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Lawsuits: Cement Industry a Mercury "Free-Fire Zone" in OH, Elsewhere

February 26, 2007

The cement industry is getting a free pass to spread mercury pollution, according to two lawsuits against the U.S. Environmental Protection Agency. The suits, filed in the U.S. Court of Appeals by seven environmental groups and nine states, claim the E.P.A. is ignoring its duty under the Clean Air Act to cut mercury emissions from cement kilns -- including 14 here in Ohio, and others in Michigan and Pennsylvania.

Marti Sinclair of the Sierra Club's Ohio office says the state's rivers and lakes already have a big mercury problem, and unregulated emissions from cement plants are making it worse.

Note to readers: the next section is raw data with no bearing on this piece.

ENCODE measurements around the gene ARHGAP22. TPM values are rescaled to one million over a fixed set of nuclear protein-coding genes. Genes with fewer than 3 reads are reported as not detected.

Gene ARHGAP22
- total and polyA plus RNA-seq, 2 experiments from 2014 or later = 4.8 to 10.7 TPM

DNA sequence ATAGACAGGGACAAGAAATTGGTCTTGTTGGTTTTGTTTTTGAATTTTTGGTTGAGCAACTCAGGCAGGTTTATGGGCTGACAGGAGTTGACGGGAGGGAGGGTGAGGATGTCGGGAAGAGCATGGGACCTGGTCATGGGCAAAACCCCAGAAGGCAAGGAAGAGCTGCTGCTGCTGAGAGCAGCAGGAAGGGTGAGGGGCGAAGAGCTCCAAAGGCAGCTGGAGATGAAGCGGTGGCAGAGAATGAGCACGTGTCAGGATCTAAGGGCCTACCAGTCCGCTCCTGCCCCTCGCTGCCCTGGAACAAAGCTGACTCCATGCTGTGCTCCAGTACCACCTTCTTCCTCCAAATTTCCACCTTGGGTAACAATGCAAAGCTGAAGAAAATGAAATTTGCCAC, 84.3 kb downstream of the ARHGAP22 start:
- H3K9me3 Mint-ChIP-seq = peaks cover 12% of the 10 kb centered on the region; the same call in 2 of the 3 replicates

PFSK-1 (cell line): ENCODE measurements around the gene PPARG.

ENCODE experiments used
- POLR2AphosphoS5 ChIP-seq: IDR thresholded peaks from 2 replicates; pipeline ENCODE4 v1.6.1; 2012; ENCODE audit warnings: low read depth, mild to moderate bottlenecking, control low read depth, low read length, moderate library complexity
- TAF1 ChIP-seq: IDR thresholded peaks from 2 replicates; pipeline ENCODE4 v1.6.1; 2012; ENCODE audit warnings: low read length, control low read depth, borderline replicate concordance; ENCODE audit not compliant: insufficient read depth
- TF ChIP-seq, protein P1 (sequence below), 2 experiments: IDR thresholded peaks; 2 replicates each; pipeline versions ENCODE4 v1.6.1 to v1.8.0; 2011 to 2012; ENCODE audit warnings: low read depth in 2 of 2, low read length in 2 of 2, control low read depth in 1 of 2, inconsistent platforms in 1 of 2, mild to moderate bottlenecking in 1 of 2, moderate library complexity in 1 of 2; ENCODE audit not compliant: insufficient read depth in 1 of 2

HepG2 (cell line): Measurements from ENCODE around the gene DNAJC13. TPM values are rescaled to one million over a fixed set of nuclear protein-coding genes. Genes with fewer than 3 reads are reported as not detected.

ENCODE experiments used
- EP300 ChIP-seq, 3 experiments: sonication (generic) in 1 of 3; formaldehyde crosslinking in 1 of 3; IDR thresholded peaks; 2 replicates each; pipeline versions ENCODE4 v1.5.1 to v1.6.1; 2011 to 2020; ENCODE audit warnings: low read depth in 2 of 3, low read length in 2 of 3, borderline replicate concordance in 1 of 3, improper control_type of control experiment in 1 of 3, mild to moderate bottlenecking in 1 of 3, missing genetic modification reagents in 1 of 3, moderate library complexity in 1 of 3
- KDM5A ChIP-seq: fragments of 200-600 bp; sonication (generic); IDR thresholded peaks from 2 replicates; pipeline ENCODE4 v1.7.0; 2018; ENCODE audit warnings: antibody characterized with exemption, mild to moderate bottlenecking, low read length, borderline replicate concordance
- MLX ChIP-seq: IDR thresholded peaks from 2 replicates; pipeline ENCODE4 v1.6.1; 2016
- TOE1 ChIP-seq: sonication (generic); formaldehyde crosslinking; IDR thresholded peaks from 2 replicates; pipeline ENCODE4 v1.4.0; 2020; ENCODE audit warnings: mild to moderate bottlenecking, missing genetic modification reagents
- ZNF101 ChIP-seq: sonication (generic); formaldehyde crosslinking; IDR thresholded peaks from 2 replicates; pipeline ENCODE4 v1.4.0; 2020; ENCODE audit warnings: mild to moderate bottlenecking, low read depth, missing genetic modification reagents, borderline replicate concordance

"It's a huge problem for Ohio. At the state our environment is in at this point, we need mercury taken out of the water so that we can restore that natural resource to be used by the people of Ohio."

The E.P.A. estimates nationally, cement plants emit more than five tons of mercury per year. Jim Pew, an attorney with the group Earthjustice, says that's far too much, and that the E.P.A.'s figures underestimate the problem.

"Most cement plants don't even measure their mercury emissions. So, the numbers that the Environmental Protection Agency is providing are really based on little more than guesses."

The cement industry argues that additional mercury controls are not necessary and would be too expensive to install. But the federal lawsuits point to the health costs of mercury pollution, including increased risk of birth defects.

Rob Ferrett/Jamie Folsom, Public News Service - OH